According to Coleus: Rainbow Foliage for Containers and Gardens by Ray Rogers (Timber Press, 2008), growing Coleus from cuttings (rooting them, as you did, in water) is a fine way to propagate more plants. The cuttings will survive for weeks or even months in nothing but water, and with soluble fertilizer, this time could even be extended.
However, since you want plants which may eventually live somewhere other than the windowsill or counter, Rogers recommends removing the cuttings from the water when roots are an inch or two long, and planting them in growing medium. This is because roots which are produced in water are less sturdy, so making a transition to growing medium helps the plant develop. (Long water roots are easily damaged if pressed too hard when potting them up.) As for the potting medium, even garden soil can be used if it is not heavy clay and does not dry out. Since you are going to keep your plants indoors over winter, you may want to use purchased potting mix which has an open structure (drains well but will not dry out too fast). The mix might include bark, coir, perlite, pumice, or other ingredients. The author has a preference for vermiculite, but be careful to wear a dust mask when handling any fine materials—you definitely don’t want to get particles in your lungs.
Once you’ve potted the cuttings, keep the medium moist but never soggy, and keep them humid (using a mister, for example). Cuttings need bright light but not direct sun, and should be kept at about 70 degrees. If room temperature drops below 50, you may want to set the pots on a heating mat. You don’t need to add fertilizer while the cuttings are getting established. You can move the cuttings into larger pots once they’ve developed a strong root system (at least a week).
Other tidbits of information that may be useful:
- Cuttings can be taken from any piece of stem on the parent plant, but it’s best to choose stems which are neither the youngest nor the oldest growth.
- Cuttings taken from the sunnier side of the plant have firmer tissue and may root more strongly than cuttings from the shadier side, but they will also need consistent humidity and protection from intense sun while rooting.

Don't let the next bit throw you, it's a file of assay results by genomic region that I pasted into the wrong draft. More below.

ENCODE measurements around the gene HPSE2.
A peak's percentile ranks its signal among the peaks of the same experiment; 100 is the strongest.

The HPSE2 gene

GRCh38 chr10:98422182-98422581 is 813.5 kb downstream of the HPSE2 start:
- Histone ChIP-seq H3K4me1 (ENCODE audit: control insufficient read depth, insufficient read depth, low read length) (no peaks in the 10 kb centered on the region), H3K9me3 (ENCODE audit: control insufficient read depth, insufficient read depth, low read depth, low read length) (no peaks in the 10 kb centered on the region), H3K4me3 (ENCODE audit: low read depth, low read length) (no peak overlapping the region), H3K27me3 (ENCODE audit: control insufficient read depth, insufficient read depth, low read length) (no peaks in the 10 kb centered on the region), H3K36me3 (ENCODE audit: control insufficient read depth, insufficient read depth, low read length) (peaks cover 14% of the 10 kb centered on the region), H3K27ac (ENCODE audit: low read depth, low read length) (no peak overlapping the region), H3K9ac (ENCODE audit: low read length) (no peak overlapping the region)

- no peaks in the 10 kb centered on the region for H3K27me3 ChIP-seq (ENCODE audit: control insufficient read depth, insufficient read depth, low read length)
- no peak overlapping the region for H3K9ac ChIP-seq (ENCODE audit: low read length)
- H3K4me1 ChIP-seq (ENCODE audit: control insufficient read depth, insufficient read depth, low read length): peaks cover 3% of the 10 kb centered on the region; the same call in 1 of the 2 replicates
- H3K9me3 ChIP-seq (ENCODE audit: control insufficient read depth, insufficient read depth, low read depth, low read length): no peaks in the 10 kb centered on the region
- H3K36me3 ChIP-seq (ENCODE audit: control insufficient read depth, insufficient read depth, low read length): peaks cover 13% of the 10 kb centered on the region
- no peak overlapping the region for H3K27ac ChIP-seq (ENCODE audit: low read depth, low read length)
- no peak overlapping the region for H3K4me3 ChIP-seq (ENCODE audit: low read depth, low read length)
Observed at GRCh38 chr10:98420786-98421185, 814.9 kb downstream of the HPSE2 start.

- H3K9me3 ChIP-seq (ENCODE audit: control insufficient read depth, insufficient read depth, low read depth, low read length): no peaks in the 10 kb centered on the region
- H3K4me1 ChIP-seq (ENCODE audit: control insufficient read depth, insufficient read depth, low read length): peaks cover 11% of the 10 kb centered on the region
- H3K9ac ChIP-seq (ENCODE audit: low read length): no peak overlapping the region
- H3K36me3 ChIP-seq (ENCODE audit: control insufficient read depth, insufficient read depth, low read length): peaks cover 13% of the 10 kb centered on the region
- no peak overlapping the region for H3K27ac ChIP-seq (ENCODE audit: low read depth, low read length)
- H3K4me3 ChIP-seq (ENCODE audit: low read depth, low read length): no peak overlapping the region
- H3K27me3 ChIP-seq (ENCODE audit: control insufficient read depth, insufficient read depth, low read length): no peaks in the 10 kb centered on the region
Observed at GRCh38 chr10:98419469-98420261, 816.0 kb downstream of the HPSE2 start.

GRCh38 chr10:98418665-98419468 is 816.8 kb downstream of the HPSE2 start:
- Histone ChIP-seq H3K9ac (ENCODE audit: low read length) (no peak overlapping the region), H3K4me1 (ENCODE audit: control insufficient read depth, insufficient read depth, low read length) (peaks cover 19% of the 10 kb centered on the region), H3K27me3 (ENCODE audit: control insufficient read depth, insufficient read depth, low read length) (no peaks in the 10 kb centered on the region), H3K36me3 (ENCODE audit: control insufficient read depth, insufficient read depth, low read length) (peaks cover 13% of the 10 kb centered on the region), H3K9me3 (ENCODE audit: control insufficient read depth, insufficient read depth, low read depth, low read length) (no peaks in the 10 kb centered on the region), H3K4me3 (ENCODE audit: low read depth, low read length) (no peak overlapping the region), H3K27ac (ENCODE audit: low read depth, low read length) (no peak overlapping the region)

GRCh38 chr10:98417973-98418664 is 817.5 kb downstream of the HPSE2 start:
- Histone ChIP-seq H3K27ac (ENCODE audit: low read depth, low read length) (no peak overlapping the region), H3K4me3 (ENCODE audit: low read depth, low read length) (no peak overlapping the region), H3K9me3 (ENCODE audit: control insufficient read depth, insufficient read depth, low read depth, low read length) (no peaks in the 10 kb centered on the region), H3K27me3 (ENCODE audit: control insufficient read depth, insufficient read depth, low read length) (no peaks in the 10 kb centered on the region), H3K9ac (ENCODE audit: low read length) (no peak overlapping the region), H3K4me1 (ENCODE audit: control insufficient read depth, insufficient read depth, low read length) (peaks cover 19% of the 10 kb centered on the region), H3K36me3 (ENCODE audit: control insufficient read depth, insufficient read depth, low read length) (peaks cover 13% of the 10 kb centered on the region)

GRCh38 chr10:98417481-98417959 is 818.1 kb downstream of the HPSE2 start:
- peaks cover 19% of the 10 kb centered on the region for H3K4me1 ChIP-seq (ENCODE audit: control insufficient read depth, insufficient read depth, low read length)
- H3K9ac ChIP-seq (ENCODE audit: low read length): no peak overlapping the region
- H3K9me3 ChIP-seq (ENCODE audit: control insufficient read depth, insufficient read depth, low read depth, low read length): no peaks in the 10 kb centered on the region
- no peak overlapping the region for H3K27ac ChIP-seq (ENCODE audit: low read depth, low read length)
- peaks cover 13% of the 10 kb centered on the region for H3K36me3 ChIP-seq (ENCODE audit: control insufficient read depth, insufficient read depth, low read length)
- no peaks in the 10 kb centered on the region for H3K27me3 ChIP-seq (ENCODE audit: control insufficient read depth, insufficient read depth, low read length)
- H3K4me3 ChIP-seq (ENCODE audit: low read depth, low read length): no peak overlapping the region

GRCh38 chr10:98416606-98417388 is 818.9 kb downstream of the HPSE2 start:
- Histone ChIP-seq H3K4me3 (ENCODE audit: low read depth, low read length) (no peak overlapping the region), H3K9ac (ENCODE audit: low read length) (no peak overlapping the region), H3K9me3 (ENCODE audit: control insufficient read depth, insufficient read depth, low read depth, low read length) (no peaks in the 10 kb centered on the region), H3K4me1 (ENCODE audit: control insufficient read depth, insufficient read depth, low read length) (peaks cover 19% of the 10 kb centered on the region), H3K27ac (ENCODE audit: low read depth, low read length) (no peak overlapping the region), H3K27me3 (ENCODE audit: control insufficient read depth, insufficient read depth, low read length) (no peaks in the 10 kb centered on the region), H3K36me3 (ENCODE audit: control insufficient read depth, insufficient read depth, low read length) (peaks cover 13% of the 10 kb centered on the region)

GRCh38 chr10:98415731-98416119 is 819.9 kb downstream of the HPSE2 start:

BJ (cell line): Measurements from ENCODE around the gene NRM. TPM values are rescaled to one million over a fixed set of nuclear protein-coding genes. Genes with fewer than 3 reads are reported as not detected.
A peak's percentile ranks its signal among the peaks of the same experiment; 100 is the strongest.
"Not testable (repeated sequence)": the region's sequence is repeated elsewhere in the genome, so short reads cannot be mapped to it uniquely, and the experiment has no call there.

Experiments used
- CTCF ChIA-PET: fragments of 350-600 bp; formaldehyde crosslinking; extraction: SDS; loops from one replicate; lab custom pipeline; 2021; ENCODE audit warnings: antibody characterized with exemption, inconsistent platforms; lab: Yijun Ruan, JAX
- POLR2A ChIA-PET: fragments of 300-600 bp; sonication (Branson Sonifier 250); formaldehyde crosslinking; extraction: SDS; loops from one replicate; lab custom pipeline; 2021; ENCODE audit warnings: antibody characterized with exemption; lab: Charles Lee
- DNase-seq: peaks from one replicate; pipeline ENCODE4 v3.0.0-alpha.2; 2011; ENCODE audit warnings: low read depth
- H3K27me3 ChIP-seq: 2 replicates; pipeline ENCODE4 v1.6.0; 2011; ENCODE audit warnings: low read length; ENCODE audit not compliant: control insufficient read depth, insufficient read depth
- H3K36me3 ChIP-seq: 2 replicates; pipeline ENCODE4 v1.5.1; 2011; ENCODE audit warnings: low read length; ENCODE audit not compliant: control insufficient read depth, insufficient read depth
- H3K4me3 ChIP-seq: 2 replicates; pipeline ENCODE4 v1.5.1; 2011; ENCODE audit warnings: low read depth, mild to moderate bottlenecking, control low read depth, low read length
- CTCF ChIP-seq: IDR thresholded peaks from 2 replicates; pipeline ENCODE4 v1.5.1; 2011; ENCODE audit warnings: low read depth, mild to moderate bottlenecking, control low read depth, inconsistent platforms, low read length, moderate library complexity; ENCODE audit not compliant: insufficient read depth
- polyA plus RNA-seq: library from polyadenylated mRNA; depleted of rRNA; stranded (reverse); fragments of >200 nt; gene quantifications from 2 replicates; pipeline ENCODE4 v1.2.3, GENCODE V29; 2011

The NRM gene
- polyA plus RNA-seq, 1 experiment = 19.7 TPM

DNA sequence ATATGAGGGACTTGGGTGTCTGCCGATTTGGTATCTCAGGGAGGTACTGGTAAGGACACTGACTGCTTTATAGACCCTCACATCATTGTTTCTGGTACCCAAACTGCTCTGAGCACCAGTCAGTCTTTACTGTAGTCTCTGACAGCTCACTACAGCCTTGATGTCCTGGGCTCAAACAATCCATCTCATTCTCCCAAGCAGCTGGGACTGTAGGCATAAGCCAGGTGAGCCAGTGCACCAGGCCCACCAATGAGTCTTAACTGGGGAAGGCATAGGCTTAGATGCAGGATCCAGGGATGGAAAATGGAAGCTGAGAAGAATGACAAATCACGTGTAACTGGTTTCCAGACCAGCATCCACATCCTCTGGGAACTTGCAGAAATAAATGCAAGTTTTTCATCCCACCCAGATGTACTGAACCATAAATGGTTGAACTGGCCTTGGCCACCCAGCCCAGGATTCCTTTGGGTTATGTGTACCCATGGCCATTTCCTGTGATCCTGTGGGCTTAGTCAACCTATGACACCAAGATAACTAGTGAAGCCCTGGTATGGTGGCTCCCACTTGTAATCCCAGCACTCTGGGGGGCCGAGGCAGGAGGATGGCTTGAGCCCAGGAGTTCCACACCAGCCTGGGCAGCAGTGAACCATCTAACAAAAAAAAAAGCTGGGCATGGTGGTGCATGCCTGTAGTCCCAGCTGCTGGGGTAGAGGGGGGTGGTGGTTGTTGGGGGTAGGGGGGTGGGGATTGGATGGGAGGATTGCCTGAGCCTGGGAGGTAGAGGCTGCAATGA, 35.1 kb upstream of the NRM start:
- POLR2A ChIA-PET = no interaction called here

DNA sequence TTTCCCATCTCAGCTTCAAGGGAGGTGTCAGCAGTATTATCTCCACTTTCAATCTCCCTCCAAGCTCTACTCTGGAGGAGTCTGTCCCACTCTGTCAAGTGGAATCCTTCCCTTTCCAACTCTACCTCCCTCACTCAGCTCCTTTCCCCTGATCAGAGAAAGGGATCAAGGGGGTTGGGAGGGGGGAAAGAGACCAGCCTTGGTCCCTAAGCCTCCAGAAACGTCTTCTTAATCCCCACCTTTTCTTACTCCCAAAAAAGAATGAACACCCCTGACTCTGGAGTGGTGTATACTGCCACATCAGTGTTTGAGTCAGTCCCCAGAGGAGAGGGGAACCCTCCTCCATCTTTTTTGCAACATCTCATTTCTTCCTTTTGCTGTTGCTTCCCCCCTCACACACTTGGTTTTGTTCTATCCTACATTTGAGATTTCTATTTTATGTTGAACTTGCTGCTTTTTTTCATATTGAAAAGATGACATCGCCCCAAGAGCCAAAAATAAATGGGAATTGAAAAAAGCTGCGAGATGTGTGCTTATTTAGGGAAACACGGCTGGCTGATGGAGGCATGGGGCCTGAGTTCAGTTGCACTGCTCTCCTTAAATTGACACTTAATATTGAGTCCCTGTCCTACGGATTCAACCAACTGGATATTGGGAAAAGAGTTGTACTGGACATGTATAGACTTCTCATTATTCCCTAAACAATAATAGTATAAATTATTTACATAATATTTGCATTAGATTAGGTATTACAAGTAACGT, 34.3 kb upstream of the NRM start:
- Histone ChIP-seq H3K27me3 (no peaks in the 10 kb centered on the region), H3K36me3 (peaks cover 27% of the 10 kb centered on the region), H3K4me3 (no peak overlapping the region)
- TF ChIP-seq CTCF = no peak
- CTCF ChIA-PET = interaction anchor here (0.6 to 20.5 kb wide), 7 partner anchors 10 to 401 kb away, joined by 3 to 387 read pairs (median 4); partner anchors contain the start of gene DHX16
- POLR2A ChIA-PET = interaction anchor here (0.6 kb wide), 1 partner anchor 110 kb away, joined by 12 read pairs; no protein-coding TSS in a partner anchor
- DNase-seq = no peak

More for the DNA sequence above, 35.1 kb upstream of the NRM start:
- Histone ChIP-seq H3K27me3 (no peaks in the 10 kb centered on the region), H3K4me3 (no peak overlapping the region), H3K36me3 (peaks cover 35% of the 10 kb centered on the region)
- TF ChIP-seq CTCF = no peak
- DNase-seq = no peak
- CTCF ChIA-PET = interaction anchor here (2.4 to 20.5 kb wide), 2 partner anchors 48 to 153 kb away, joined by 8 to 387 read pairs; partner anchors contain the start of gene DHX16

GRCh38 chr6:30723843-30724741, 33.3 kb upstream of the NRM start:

- Cuttings will look like the parent plant if the parent plant is a “genetically stable cultivar,” but some cultivars (especially with pale pink in the center of their leaves) are more prone to reverting or sporting.
- Once night temperatures outdoors are above 60 degrees, it should be safe to move your plants outdoors (but it’s always a good idea to harden them off gradually beforehand).
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Garden Tool: From knock-your-socks-off colors of Coleus to the dreamy silver elegance of Japanese painted fern (Athyrium niponicum var. pictum), the theme is foliage. Flowers, mostly, are ephemeral. For longer lasting color with less fuss, combine foliage plants in your garden design.
Ornamental Foliage Plants, by Denise Greig (Firefly Books, $45) inspires with a section on foliage plants for specific themes and situations. Judy Glattstein's prose in Consider the Leaf: Foliage in Garden Design, (Timber Press, $24.95) is rich with experience and example, including information about growth habits and care. David Joyce organizes plants by leaf shape and size, texture, color, and overall plant form in Foliage: Dramatic and Subtle Leaves for the Garden (Trafalgar Square Publishing, $35). The highlight of Leaf, Bark and Berry: Gardening with Foliage Plants, by Ethne Clarke, is a plant directory organized by color groups with luscious photos (out of print, but available through online booksellers and at the Miller Library).
On the web, the University of Illinois Extension has an attractive and easy to use Fabulous Foliage website for using plants with colored foliage. Give it a try.
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April 19 2012 16:02:30